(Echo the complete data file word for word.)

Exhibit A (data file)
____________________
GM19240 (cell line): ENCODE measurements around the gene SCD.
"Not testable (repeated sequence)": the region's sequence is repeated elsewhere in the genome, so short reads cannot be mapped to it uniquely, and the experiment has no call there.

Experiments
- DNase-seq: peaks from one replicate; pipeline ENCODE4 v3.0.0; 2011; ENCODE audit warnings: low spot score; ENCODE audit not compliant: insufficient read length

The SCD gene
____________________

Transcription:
GM19240 (cell line): ENCODE measurements around the gene SCD.
"Not testable (repeated sequence)": the region's sequence is repeated elsewhere in the genome, so short reads cannot be mapped to it uniquely, and the experiment has no call there.

Experiments
- DNase-seq: peaks from one replicate; pipeline ENCODE4 v3.0.0; 2011; ENCODE audit warnings: low spot score; ENCODE audit not compliant: insufficient read length

The SCD gene